2. Release and exoneration of arrested protesters;
  3. Establishment of an independent commission of inquiry into police behavior;
  4. Universal suffrage for Legislative Council and Chief Executive elections;
  5. Resignation of Hong Kong Chief Executive Carrie Lam.

The protests, which started on 31 March, show little signs of abating. Protesters staged large protests on the weekends of 7-8 and 14-15 September and plan more rallies.

Protesters have also twice brought a halt to flights at Hong Kong International Airport (HKIA) and have caused severe disruption to operations in order to promote their cause to international travellers. The 3rd largest airport in the world and Asia’s busiest international hub posted a -12.4% decline in passenger numbers this August – its biggest monthly decline in a decade.

Source: Hong Kong International Airport, Moodie Davitt Business Intelligence Unit

Cathay Pacific also posted a -11.3% slump in total passenger traffic (including subsidiary Cathay Dragon) for August – again a decade-long biggest monthly drop. Reliable industry sources contacted by The Moodie Davitt Report claim total retail sales at HKIA were down -15% and downtown duty free sales off by over -50% for August.

While it is difficult to calculate how long the protests will last and therefore how prolonged the drop in Hong Kong’s inbound visitors will be, previous cases that have resulted in a decline of Chinese visitors to other countries suggest declines could continue for between 11 to 15 consecutive months. A specific look towards how Chinese visitors react is important because Mainland Chinese visitors accounted for 78.3% of total visitors to Hong Kong in 2018.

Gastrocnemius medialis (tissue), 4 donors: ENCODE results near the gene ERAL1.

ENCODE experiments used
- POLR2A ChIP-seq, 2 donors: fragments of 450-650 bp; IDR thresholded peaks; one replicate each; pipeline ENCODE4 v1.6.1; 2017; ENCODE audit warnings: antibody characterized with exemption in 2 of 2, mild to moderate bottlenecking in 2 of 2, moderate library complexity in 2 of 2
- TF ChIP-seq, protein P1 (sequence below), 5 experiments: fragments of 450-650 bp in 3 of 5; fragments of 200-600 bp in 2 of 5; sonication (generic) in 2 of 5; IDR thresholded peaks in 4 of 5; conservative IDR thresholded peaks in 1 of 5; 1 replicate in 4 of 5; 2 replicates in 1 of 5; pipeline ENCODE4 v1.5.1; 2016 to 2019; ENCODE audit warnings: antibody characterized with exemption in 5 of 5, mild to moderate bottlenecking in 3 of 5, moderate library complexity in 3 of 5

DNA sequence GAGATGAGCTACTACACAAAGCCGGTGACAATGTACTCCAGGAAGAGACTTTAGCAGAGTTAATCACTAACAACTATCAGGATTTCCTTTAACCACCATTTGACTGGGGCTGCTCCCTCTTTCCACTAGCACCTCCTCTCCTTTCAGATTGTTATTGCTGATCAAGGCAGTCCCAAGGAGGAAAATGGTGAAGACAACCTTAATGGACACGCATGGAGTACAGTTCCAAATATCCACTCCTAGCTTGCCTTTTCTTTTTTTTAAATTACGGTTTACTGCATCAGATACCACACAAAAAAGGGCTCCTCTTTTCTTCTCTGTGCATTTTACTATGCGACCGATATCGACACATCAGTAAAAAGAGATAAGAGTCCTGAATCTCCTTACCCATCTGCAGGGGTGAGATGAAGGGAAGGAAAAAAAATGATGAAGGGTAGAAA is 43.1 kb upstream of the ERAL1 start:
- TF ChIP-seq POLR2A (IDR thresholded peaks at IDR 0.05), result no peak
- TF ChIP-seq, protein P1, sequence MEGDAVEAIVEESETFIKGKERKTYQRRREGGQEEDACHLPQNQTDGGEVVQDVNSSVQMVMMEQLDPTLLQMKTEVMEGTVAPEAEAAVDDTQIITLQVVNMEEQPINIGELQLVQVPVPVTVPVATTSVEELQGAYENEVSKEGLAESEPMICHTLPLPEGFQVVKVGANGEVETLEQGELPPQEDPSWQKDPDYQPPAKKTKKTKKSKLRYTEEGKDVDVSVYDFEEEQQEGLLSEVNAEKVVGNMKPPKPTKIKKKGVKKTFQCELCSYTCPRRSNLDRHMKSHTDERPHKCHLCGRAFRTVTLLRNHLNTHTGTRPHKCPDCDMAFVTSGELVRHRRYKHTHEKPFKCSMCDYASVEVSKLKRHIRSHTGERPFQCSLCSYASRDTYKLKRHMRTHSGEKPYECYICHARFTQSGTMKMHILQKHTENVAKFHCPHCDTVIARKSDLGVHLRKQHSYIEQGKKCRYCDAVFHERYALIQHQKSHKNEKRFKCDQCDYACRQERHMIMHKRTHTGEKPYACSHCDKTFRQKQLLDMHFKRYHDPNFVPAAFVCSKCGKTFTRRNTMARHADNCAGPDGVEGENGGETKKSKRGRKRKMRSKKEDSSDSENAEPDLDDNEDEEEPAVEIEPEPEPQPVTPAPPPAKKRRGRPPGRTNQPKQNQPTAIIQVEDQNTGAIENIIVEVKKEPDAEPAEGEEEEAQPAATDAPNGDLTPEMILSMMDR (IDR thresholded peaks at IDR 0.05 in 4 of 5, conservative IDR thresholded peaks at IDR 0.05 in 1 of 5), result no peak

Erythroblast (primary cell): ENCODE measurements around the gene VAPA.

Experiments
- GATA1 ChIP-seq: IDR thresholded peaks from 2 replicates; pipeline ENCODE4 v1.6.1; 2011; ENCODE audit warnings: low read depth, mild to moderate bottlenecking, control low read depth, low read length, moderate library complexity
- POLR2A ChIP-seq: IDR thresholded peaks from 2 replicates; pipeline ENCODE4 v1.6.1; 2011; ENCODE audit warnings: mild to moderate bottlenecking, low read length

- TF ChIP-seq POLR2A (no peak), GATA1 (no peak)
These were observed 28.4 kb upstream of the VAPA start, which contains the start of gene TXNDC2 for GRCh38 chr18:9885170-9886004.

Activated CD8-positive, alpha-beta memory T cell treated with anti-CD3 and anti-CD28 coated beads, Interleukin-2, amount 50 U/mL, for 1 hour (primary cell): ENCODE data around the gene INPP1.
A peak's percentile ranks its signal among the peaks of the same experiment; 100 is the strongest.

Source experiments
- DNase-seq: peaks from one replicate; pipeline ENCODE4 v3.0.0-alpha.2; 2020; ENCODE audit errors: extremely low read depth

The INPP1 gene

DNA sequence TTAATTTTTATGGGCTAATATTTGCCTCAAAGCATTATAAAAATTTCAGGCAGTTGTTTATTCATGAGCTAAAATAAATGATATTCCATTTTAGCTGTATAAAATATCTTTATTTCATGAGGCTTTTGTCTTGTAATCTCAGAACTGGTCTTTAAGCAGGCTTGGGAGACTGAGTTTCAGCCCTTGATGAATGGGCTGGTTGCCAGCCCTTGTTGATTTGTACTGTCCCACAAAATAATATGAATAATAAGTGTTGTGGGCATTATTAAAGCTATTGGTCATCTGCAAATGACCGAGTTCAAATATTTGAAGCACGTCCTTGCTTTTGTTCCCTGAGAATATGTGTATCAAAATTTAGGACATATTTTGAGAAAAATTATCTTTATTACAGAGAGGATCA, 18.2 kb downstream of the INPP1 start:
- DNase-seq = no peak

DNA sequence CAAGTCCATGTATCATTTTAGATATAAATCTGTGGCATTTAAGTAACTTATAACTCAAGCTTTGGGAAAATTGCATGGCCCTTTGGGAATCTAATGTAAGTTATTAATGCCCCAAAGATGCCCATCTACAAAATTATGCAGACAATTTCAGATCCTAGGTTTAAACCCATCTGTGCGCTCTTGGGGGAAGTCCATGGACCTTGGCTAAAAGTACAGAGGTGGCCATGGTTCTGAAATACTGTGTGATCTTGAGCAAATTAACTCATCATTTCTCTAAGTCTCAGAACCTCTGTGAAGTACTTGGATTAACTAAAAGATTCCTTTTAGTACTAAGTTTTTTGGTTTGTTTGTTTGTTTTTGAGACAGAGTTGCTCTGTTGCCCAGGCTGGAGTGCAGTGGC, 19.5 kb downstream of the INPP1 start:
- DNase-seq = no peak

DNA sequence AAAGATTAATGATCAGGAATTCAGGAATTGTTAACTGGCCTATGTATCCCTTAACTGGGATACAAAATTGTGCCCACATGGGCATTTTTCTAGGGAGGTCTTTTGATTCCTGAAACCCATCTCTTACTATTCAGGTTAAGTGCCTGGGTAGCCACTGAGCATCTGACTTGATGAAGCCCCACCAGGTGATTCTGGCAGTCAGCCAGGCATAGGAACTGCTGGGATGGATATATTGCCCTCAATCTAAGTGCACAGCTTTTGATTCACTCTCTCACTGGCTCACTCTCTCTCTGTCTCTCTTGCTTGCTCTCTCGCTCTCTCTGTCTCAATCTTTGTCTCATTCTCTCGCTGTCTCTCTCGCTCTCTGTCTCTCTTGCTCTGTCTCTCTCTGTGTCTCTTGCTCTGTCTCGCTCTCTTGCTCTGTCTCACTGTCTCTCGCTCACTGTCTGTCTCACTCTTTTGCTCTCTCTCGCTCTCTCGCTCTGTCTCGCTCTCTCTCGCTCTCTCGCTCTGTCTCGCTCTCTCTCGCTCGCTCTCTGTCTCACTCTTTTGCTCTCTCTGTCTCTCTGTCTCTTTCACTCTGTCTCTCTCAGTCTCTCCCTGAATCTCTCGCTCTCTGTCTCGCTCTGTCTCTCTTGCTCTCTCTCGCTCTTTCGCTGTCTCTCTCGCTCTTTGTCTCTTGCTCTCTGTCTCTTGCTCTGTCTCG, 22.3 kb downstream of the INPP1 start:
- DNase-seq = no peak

Diplomatic tension between China and Japan over the territorial sovereignty of Senkaku Islands in September 2012 resulted in Chinese visitors to Japan declining for 11 consecutive months before regaining ground.

Source: Japan National Tourism Organization, Moodie Davitt Business Intelligence Unit

Similarly, the inauguration of President Tsai Ing-Wen, who openly opposed China’s ‘One China’ policy, in May 2016 resulted in Chinese visitors to Taiwan declining for 15 consecutive months.

Source: Ministry of Transportation and Communications, Moodie Davitt Business Intelligence Unit

As always in such a crisis, where there are losers there will be winners. A decline in visitors to Hong Kong, mainly Chinese, will likely result in gains for Thailand, Singapore, Vietnam, Japan and Korea. The crucial Mid-Autumn Festival began in China on 13 September and according to Chinese Travel website Tuniu, 25% of Mainlanders chose international locations and 36% chose domestic destinations for travels during the holiday period. The top ten international destinations outlined by the website were Japan, Thailand, Indonesia, Maldives, Germany, Russia, France, Malaysia, Switzerland and Italy.

In the wake of the protests, Fitch Ratings downgraded Hong Kong’s rating on Friday 6 September from AA+ to AA.

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The Moodie Davitt eZine

Issue 267 | 17 September 2019

The Moodie Davitt eZine is published 20 times per year by The Moodie Davitt Report (Moodie International Ltd).